Legal writing–crafting motions and pleadings–can be a lesson in frustration. Yet, as the only opportunity to speak to the judge, proper motions can be a case-saver for self-represented litigants. If you’re prepared to take on this challenge, here are a few pointers to get you started.
Legal writing is complex but not rocket science.
The most important thing to know about motions and other legal writing is that they’re formulas–not rocket science. This does not mean they’re easy to write, but it does mean the judge is looking for your writings to be done in a particular way. If you’re lucky, you’ll have a a perfect motion or pleading form available to you from the court. Simply complete it as instructed and turn it in. As the case progresses, however, forms may not be useful or appropriate for what you need. At some point, you’ll need to do your own legal writing from scratch.
Be sure all necessary components of a motion are present.
Motions are not uniform, but there are some basics that every one should contain.
- The caption at the top should include the name of the court, all plaintiffs and defendants, and the court’s docket number, if assigned.
- The title underneath the caption should state the name of the motion, such as “Plaintiff’s Motion for Summary Judgment”.
- The opening line is like a greeting or introduction and starts with something like “Comes now…” or similar language.
- The body states the allegations or defenses within the motion and contains case law, facts and statutes.
- Use the closing lines to state what you desire the court to do.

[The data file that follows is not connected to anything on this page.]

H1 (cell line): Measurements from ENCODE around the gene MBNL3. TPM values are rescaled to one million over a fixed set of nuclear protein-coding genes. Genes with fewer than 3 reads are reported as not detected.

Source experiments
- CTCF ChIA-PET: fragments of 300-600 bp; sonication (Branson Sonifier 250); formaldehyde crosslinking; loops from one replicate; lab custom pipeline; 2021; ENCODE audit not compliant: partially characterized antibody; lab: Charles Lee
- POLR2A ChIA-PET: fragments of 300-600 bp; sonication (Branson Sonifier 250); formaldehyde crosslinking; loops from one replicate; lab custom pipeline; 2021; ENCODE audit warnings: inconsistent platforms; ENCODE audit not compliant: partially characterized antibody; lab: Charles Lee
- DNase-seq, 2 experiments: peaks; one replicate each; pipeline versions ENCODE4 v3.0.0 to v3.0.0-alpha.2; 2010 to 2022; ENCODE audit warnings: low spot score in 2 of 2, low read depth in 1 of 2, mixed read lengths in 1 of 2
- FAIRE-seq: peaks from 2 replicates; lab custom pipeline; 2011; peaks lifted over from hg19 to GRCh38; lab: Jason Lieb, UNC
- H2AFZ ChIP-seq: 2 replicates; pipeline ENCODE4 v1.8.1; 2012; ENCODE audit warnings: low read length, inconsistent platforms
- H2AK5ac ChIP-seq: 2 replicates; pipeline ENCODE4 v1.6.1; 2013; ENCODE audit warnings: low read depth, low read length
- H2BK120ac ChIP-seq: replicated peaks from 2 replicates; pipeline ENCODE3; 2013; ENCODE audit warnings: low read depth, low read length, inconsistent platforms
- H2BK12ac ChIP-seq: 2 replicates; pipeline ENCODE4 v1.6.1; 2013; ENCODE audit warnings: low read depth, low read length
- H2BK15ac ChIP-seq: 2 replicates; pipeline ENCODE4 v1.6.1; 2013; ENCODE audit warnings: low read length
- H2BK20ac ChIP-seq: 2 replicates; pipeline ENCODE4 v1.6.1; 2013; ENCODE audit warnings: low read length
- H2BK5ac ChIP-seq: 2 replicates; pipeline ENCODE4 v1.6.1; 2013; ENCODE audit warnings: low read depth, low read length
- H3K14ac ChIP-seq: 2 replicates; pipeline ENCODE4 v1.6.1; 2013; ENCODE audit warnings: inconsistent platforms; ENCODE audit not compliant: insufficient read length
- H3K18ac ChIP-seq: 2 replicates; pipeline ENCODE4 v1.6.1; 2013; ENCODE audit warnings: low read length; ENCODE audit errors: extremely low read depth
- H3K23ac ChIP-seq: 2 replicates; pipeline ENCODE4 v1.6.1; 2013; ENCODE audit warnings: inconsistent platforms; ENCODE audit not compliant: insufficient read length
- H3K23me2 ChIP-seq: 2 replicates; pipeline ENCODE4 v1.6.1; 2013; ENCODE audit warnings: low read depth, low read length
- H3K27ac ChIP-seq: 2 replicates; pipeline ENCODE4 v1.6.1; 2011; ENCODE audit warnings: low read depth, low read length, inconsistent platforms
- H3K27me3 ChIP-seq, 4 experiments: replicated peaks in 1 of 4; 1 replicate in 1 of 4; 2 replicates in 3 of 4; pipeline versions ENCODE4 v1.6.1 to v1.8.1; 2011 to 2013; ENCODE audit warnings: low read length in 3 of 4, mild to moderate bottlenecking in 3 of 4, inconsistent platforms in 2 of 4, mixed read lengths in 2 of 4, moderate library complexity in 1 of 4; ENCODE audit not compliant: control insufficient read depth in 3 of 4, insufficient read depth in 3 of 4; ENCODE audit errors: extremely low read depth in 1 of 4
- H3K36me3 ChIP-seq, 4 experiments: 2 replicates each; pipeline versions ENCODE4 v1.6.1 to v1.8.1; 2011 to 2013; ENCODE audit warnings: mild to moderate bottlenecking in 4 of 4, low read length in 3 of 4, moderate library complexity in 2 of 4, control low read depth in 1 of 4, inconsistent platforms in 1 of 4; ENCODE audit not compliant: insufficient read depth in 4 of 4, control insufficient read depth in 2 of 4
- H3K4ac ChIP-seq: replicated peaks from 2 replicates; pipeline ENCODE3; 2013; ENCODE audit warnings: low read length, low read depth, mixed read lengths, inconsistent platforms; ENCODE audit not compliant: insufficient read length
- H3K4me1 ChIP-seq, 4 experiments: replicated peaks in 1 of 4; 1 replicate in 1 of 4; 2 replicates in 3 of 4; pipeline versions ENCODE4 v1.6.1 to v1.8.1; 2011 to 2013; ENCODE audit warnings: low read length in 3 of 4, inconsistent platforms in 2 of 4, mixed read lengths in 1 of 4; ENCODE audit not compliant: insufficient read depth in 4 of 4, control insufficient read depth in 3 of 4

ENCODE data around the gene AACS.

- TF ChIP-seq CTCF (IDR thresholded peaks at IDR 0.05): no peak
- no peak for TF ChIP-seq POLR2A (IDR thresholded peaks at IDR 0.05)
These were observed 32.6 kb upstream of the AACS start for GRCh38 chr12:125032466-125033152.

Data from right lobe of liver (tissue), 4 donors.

- Include the date at the end of the closing lines.
- Follow the date with a signature and your contact information.
- The certificate of service asserts that all parties in the action have been served with the motion. It lists the names and addresses of the other parties or their attorneys.
- Include appendices where necessary
File the right pleading or motion at the right stage of the litigation.
A Motion to Dismiss is good to file if you’re a defendant, but it’s important that it be filed at the appropriate stage in the process. For instance, if you haven’t responded to or answered a complaint, the Motion to Dismiss may be premature and summarily denied. Then, it may be too late to answer. How do I know? Because in my learn-as-you-go approach to litigation, I almost made the mistake of trying to dismiss a case before responding to the complaint.
Know the due date, and give yourself time to meet it.
There’s nothing like a missed due date to ruin a case. Too many pro se litigants find themselves on the losing end of a lawsuit because they missed a due date–sometimes by a mere day or so. Where courts are often lenient in the writing of a pro se pleading or motion, they are less so with untimely filing of them. This strict adherence to a statute of limitations for pleadings and motions has saved many a lawyer and sank the case for numerous pro se litigants. So, know exactly when your pleading or motion is due and give yourself ample time to write it. A plan to file it an hour before the deadline is not a good idea. What if you get stuck in traffic? A plan to file it the day before is better. Do as best you can with the pleading or motion, but be in the clerk’s office to file it ahead of schedule.
Helpful links on this topic
Litigation Milestones–Our own “Litigation Milestones” page has links to sample pleadings and motions for various stages in the litigation process.
How to Prepare a Civil Motion (.pdf)–The State of Delaware has an excellent online document about preparing civil motions. It’s specific to Delaware, but the core elements of a motion are present. The document includes several sample motions, a sample notice, and a sample order.
Motion Samples Book — The Central California Appellate Program has a huge number of sample motions. They are specific to California, but again, the core elements of a pleading are present.